A handful of Democratic state lawmakers, standing beside Trayvon Martin’s mother, proposed legislation last week to repeal Florida’s Stand Your Ground law. This shouldn’t be a partisan issue — it’s a public safety issue.
The law, approved in 2005, rocketed to national attention last spring after the unarmed Miami teen was fatally shot in Sanford by neighborhood watch volunteer George Zimmerman.
The proposal to repeal the law by Sen. Dwight Bullard, D-Miami, and Rep. Alan Williams, D-Tallahassee, has a remote chance in a Republican controlled Legislature, especially in the current, highly charged gun control debate gripping the nation. But there are other proposals, too, to scale back the self-defense statute which was meant to allow people who fear for their lives to use deadly force.
Unfortunately, the law is written so vaguely that judges have been forced to set free criminals who used Stand Your Ground as a defense.
Gov. Rick Scott has said that reviewing gun laws is “the right thing to do.” House and Senate leaders should make sure these bills get a full airing. It’s the least the Legislature can do.
A governor’s committee, formed after the Feb. 26 shooting, has already decreed the law basically fine as is. That rubber-stamp approval was predictable. The 19-member committee — which included two lawmakers who helped draft the law, two who had voted for it and one who was chief sponsor of another NRA-backed law prohibiting doctors from asking patients about guns — spent six months traveling the state, taking testimony and considering the law before concluding it needs almost no tweaking. That was disappointing.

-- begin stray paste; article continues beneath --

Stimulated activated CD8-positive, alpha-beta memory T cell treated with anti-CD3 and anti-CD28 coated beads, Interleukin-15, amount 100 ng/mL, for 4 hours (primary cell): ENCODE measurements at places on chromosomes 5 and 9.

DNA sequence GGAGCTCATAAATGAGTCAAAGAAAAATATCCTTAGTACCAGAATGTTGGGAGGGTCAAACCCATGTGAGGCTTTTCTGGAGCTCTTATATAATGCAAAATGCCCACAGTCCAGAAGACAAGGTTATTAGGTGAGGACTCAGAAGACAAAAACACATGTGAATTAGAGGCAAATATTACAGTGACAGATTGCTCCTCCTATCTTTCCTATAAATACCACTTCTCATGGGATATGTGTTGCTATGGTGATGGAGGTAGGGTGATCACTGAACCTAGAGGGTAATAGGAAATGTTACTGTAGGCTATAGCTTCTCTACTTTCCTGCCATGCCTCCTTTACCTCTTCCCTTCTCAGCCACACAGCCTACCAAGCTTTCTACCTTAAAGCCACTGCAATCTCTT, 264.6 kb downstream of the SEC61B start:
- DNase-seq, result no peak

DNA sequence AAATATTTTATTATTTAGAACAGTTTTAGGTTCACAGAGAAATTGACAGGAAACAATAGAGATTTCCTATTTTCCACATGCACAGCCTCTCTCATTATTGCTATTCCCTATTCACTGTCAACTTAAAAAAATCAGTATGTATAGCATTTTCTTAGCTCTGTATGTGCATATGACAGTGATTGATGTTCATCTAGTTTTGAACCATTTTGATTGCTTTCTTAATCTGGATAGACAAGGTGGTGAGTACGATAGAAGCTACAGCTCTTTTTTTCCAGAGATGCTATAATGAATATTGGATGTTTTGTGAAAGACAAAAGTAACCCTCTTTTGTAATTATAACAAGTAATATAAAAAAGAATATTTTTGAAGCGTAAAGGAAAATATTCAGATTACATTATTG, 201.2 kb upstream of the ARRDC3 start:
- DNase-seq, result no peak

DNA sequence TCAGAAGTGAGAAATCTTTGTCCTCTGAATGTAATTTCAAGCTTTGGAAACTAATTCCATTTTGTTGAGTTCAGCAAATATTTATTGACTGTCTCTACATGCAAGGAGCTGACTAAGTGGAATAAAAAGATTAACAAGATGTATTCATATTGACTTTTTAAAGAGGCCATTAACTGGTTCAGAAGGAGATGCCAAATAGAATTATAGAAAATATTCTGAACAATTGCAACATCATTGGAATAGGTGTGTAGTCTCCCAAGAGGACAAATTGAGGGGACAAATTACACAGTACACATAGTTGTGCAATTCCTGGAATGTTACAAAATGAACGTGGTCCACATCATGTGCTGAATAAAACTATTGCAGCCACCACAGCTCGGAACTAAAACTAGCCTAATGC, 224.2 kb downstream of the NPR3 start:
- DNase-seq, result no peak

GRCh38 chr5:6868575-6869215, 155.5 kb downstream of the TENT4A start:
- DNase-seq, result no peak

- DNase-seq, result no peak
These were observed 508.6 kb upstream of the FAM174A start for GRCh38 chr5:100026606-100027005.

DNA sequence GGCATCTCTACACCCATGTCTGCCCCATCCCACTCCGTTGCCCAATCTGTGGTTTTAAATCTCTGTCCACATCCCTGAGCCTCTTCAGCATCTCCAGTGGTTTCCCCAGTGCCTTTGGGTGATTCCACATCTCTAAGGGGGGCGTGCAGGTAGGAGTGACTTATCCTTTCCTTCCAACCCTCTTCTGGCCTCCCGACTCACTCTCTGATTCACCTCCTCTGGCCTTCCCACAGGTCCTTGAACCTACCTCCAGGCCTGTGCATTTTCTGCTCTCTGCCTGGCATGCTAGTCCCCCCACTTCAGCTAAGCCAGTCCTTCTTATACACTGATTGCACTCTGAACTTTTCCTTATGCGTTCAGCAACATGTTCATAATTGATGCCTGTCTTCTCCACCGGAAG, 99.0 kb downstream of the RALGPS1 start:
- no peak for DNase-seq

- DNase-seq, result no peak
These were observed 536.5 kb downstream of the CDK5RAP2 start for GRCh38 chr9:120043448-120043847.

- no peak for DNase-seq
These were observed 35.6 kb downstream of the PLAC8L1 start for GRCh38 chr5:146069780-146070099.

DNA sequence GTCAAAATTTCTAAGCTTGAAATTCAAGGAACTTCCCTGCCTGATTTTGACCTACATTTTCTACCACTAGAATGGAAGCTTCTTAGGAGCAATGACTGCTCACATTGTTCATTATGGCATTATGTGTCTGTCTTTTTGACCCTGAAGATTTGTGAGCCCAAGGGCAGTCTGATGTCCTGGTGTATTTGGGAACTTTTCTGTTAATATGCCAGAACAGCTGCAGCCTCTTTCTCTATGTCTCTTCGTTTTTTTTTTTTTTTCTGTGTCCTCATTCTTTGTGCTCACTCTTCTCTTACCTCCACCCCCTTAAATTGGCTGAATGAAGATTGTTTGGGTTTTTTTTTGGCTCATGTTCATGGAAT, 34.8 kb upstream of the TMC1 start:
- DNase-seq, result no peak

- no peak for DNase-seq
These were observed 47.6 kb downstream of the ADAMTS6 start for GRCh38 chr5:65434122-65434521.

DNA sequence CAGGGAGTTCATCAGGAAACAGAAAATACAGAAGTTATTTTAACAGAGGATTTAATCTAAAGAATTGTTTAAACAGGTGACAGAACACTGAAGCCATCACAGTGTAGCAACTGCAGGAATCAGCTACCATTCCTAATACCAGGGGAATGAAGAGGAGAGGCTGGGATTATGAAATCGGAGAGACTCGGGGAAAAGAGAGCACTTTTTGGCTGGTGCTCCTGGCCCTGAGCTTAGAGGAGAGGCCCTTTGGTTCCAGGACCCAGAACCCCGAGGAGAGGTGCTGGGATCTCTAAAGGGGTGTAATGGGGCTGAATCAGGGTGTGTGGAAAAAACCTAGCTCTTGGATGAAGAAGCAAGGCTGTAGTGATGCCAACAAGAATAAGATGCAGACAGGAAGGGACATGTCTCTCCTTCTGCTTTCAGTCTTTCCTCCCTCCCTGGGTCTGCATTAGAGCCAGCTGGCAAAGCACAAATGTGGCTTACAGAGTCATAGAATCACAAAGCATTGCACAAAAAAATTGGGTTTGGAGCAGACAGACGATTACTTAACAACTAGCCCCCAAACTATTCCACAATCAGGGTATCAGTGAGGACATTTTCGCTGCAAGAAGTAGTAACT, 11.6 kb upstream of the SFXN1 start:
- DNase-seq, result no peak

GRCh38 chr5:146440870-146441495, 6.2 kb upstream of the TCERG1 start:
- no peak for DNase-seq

Miami-Dade State Attorney Katherine Fernandez-Rundle proposed several significant changes to restrict the law. They were mostly rejected by the other task force members. Sen. Chris Smith, D-Fort Lauderdale, offered the group several recommendations from a task force he had commissioned in April. Most were not adopted by the state’s task force.
But the committee did emerge with some proposed changes. It recommended the Legislature look more closely at the language determining who could claim self-defense under the Stand Your Ground law. It recommended changes to discourage neighborhood watch volunteers from engaging in vigilantism, and it asked the Legislature and the law enforcement community to spend more time clarifying what the law means for police.
Making the law more specific, less murky, would be a start. In the Trayvon Martin case, for example, police originally declined to charge Mr. Zimmerman, sparking nationwide protests. But after a special prosecutor stepped in, Mr. Zimmerman was arrested. He’s awaiting trial on second-degree murder charges.
As the nation embarks on a reexamination of U.S. gun laws in the wake of the Newtown slaughter, Florida has an obligation to its citizens to thoroughly reconsider the Stand Your Ground law. Florida was the second state in the nation to pass such a law, helping to lead the way on the issue — and with leadership comes responsibility. Many law enforcement officers say the law has been inconsistently applied.
In Trayvon Martin’s case and others yet to come, the clarity of this law really is a life or death matter.